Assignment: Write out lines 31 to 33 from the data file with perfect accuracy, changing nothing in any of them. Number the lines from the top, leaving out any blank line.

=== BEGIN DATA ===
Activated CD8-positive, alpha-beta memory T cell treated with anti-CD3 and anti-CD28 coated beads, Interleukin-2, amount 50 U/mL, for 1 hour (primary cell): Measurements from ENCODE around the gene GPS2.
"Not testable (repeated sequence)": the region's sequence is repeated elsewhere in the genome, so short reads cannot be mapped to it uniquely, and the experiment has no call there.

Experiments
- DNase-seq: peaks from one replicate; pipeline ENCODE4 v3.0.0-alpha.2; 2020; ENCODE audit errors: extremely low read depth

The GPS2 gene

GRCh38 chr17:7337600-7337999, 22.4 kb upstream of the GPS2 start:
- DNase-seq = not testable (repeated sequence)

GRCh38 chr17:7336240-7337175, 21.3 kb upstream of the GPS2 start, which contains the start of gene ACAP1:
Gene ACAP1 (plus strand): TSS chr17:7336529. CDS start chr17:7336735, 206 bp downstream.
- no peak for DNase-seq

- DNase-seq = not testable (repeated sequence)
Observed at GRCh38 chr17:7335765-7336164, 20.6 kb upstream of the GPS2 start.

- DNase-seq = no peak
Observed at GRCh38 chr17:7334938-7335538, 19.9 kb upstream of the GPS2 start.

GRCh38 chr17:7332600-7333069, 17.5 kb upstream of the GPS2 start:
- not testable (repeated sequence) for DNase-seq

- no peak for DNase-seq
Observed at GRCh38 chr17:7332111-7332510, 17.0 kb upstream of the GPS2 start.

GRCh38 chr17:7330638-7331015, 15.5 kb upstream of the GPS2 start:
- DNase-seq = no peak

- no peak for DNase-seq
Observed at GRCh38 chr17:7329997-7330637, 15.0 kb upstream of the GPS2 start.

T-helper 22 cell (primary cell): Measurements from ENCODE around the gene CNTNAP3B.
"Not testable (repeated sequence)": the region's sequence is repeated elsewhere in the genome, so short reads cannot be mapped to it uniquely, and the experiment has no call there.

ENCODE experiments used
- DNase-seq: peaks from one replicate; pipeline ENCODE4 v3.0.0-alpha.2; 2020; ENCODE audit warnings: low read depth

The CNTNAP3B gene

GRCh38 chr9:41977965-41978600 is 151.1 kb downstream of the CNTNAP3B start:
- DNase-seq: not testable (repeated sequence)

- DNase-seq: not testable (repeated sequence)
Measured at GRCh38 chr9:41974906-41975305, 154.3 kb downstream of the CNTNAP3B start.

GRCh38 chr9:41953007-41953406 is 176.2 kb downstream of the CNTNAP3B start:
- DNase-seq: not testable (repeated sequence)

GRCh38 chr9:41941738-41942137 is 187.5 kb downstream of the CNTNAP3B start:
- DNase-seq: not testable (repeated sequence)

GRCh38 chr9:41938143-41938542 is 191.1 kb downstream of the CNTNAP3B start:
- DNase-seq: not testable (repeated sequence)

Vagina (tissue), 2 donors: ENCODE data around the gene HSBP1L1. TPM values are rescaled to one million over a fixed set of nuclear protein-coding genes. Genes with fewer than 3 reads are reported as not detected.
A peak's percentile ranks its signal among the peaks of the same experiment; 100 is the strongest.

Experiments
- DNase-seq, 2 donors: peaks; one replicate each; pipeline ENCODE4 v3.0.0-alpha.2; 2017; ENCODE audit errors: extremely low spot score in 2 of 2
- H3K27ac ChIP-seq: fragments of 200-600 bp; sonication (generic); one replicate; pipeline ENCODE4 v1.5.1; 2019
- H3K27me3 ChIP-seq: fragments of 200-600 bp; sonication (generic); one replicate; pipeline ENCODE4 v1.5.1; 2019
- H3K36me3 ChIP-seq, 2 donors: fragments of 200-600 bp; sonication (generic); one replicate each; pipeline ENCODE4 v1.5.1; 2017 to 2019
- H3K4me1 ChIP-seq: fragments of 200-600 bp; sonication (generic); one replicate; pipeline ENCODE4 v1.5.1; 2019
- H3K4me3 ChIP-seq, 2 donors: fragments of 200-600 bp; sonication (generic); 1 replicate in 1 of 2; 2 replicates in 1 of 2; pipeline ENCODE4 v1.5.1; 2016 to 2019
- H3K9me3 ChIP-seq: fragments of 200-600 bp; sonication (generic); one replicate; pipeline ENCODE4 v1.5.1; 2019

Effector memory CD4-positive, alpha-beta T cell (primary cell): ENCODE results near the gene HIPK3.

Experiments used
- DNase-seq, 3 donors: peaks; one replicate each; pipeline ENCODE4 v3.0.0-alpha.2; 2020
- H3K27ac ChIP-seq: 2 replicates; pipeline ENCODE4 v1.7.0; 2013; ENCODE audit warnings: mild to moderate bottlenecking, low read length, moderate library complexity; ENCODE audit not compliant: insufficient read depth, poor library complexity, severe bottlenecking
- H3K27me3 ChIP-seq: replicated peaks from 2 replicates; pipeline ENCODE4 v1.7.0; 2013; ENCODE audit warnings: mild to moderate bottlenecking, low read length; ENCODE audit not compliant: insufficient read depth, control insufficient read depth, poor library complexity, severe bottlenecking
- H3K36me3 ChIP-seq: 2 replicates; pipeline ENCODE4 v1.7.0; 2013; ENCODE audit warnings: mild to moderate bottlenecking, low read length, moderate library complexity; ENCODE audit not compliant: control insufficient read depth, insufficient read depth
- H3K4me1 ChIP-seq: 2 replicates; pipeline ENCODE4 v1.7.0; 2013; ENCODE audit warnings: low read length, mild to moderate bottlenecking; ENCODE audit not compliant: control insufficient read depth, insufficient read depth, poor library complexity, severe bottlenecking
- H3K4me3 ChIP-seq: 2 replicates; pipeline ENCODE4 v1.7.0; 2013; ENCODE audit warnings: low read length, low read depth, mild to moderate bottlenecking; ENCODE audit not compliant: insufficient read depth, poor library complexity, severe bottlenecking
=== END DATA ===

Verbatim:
Measured at GRCh38 chr9:41974906-41975305, 154.3 kb downstream of the CNTNAP3B start.

GRCh38 chr9:41953007-41953406 is 176.2 kb downstream of the CNTNAP3B start:
- DNase-seq: not testable (repeated sequence)